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This is a case much more serious than the case of Kim Davis, the county clerk from Kentucky who refused to issue any marriage licenses because she didn’t want her name or title associated with same-sex marriages. Her job was to issue licenses.   With Judges performing weddings is an extra. 

Judge Vance Day readily admits that he has told his staff not to schedule him to officiate any same-sex marriages. Not out of any hatred toward gays, but because of his faith. Judge Day’s preference not to perform same-sex marriages didn’t stop any gay couples from getting married, but it didn’t matter because someone complained and now the Oregon Commission on Judicial Fitness and Disability has brought him up on a list of charges, not all connected to his refusal to perform same sex-marriages, but all brought up because of his refusal. This is a clear violation of the First Amendment freedom of religion. 

Below is a recent TV interview the Judge did on about his charges, and below that my good friend Tami Jackson picks up the story with a post she wrote for Barbwire.

By Tami Jackson

As reported on September 10, 2015, at

Last week, word filtered out that Marion County Circuit Judge Vance Day was under investigation by the Oregon Commission on Judicial Fitness and Disability. The primary reason given at the time, according to Day’s spokesman, was his refusal to perform marriages out of concern that he would be asked to officiate over same-sex unions. That would conflict with Day’s deeply-held religious beliefs, according to Patrick Korten, Day’s spokesman.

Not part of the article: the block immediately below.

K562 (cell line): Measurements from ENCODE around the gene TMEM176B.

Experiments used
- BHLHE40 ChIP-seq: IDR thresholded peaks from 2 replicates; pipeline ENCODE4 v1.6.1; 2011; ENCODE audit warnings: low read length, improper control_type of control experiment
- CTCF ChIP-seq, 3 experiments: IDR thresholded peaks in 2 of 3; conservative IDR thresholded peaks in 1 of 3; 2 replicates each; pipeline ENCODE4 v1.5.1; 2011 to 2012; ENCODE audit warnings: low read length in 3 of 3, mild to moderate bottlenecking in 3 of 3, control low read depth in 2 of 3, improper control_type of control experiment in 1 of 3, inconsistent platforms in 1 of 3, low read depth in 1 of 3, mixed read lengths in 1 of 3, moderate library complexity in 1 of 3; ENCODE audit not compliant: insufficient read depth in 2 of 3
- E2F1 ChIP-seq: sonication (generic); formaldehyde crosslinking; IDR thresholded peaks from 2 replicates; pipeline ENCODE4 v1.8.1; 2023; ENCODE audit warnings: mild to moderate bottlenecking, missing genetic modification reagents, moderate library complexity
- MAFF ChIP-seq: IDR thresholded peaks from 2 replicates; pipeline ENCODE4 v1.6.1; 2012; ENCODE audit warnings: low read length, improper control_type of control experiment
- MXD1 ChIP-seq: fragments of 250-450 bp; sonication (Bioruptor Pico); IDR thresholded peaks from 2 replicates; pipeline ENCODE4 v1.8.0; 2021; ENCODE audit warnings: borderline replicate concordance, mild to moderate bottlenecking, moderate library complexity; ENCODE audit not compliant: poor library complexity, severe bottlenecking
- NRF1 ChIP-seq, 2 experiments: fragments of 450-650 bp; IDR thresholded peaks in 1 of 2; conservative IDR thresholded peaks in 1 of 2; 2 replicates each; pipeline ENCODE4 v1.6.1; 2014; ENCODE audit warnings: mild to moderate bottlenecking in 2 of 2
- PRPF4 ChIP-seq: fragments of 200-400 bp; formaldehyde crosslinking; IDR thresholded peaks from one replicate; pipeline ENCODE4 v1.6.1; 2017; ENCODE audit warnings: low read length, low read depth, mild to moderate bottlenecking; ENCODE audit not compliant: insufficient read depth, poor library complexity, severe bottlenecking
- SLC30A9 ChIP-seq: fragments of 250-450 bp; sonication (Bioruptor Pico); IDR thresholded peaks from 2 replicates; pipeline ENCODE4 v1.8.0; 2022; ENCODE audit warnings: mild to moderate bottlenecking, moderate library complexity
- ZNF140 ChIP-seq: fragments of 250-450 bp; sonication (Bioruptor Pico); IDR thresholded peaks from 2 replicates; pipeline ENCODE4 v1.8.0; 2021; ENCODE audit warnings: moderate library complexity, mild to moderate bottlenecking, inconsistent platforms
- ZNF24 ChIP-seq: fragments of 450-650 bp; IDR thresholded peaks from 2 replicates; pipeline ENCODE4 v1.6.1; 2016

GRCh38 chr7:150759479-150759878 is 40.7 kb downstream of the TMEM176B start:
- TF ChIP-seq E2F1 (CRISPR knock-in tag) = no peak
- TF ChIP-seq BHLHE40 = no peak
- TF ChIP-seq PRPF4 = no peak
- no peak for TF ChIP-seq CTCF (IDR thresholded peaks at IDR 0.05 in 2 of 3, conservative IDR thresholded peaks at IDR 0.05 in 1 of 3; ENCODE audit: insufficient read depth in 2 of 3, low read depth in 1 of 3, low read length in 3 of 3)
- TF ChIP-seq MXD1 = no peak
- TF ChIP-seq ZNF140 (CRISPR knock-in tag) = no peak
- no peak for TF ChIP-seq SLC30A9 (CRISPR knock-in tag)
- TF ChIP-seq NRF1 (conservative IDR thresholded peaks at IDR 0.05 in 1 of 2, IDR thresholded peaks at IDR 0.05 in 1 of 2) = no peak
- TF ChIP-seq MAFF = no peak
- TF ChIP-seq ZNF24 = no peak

It’s more than that, as we now know. Day, who will face a commission hearing in November, is accused of several code of conduct violations including that he had his court staff screen out same-sex couples who wanted him to officiate their wedding ceremonies, made untruthful statements to the presiding judge, allowed a convicted felon whose case he oversaw to handle guns, accepted donations from lawyers appearing before him to “sponsor” artwork he hung at the Marion County courthouse and displayed a collage of war memorabilia that prominently featured a World War II era painting of Adolf Hitler.
Day, for his part, concedes portions of some allegations, including the fact that he directed his court staff not to schedule him for same-sex weddings due to his religious opposition, telling them to send gay couples to other judges instead. He admitted collecting money from attorneys, which, he said, was on behalf of a registered nonprofit and was to pay for matting and framing the artwork in the hallway outside the courtroom where he presides over the county’s “Veterans Treatment Court.” He also acknowledges hanging the collage showing the Hitler painting, which had belonged to a World War II veteran from Oregon. Day, Korten told The Oregonian/OregonLive editorial board, wanted to celebrate veterans’ contributions by reminding them of past accomplishments and the debt the country owes to veterans.

Then this morning I received this email from a good friend that had originated with Judge Day’s wife, Mattie


You care – or you wouldn’t be receiving this message.

You know my husband, Vance. He has been a Circuit Court Judge here in Oregon for 4 years. In that short time, he has specially trained to identify and deal with domestic violence. He was asked to join national faculty to train other judges in this prevalent issue. He started the second and largest Veterans Treatment Court in Oregon. He has been asked to mentor the judiciary in other counties for establishing vets courts. He established the “Hall of Heroes” gallery at the Courthouse commemorating our local veterans in leadership positions to inspire his treatment court participants and bring awareness to vets issues.

To read the rest of Mattie’s letter and all of Tami’s great post Please click here

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